Semantics 5 – Categorisation

Earlier on, we already looked at more traditional ways of classifying words according to certain categories, mainly based on the idea of binary features. However, this approach does not sufficiently explain some of the decisions we may make in assigning words to specific categories. This is why we now want to look at a more modern approach, often employed in cognitive linguistics – that of prototypes.


The idea of a prototype is based on the concept of commonality/similarity between or of words. A prototype expresses the most salient features of a conceptual category, i.e. is its central member. A chair, for example, is commonly seen as a prototypical type of furniture, whereas a television may not be. The television is thus a more peripheral (or radial) member of the category furniture. Other examples are:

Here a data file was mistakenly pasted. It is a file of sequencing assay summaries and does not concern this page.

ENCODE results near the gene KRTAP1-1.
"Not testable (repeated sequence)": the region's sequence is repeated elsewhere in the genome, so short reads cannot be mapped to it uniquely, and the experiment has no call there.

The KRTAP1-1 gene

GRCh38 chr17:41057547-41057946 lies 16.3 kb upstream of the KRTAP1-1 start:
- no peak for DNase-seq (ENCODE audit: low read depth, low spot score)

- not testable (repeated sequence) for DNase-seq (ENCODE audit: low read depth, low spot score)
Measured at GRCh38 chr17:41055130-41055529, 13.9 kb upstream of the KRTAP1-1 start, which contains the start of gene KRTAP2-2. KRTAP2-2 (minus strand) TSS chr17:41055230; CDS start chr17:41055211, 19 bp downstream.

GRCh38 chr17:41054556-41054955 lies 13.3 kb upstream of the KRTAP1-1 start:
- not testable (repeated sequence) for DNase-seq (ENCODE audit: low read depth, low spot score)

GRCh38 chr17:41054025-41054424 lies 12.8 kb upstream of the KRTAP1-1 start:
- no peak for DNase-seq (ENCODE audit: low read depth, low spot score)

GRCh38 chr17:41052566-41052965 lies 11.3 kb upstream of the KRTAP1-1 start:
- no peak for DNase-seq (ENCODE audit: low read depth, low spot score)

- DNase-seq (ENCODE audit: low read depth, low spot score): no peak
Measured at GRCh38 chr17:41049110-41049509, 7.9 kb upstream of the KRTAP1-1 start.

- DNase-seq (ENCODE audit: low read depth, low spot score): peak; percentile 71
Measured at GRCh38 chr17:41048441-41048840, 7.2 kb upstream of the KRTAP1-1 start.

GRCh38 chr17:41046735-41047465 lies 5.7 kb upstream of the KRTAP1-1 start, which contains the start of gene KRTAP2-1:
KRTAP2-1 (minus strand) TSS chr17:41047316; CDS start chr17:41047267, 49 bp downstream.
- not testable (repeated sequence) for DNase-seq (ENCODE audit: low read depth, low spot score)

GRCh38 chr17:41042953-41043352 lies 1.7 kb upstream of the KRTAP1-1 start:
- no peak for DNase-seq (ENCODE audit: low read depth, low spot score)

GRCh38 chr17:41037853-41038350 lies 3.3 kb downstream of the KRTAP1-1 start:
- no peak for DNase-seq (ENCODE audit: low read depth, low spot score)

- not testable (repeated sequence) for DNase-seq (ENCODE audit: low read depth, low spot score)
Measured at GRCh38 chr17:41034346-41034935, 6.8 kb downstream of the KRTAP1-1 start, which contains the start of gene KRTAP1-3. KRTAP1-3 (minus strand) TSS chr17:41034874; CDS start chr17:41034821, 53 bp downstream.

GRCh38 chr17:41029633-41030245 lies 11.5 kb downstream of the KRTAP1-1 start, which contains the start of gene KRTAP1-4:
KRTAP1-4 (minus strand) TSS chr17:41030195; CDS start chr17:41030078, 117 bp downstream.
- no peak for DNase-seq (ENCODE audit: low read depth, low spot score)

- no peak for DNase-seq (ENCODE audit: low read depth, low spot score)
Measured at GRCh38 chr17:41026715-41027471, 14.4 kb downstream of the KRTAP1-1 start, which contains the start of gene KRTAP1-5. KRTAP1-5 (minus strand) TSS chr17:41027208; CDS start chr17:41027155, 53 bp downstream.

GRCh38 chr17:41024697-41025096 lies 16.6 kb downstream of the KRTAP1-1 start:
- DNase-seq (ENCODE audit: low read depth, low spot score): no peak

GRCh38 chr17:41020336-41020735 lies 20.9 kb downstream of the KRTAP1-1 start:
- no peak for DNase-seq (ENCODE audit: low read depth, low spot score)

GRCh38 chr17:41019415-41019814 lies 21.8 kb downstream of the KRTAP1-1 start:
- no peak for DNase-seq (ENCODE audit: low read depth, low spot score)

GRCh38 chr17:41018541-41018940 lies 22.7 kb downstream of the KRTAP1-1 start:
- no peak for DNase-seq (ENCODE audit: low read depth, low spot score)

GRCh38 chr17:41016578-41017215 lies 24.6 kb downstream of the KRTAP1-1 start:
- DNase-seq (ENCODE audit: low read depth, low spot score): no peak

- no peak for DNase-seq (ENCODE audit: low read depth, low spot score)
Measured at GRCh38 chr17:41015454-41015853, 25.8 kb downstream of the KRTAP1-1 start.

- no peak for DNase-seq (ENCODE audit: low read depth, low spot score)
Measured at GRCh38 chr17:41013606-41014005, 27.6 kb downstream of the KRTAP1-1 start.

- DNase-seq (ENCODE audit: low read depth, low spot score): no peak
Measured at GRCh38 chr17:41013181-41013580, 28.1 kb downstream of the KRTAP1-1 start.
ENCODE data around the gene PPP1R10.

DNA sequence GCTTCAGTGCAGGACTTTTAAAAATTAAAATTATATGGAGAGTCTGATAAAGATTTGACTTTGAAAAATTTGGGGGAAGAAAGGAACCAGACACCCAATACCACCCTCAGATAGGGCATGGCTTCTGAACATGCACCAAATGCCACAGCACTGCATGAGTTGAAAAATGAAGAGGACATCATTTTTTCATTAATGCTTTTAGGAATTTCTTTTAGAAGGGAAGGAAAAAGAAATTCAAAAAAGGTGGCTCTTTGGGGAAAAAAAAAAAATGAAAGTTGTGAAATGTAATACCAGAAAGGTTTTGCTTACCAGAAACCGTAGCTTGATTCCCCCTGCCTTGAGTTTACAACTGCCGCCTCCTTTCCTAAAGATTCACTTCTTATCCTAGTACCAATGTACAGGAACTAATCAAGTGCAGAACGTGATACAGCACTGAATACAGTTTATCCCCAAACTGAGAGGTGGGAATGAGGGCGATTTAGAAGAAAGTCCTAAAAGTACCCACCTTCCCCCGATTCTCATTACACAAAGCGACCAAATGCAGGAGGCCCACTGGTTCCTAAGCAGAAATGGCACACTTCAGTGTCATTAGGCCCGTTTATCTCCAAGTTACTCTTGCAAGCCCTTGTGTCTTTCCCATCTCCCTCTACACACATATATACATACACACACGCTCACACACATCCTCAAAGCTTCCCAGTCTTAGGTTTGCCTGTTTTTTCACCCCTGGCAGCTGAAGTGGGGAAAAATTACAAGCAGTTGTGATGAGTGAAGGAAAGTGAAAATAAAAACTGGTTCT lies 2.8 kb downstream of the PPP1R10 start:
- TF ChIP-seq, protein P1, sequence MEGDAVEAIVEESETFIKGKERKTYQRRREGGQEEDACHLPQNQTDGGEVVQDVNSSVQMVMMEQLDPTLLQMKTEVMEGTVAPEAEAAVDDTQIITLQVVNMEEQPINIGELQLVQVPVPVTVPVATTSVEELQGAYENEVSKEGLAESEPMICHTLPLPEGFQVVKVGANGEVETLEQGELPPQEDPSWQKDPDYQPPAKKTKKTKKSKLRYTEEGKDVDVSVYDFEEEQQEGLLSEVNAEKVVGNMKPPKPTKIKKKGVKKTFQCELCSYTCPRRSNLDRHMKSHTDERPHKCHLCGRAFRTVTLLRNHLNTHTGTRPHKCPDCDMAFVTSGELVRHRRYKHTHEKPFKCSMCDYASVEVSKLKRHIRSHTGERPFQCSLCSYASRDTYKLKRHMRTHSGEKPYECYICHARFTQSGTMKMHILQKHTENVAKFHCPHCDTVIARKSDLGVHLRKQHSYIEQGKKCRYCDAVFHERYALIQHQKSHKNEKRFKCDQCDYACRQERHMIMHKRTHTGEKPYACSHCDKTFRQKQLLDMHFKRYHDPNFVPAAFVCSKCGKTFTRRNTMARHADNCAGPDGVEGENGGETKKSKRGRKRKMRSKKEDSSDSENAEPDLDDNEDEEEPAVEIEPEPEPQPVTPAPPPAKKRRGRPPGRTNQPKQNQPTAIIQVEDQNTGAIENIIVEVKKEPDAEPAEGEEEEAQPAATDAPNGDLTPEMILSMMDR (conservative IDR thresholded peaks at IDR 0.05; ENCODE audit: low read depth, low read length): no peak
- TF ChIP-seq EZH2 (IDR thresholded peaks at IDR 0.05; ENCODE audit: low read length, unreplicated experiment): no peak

The following graphic provides an illustration of central vs. radial categories:

Just as with collocations, the prototype may often simply be the first association that comes to mind when we think of a particular category. One of the other crucial insights in prototype theory is that there there are often no discrete features that necessarily identify all members as belonging to a category (c.f. Wittgenstein’s games).

Sources & Further Reading:

Taylor, J. (1995). Linguistic Categorization: Prototypes in Linguistic Theory (2nd ed.). Oxford: OUP.

Ungerer, F. & Schmid, H.-J. (2006). An Introduction to Cognitive Linguistics (2nd ed.). Harlow: Pearson Education Ltd.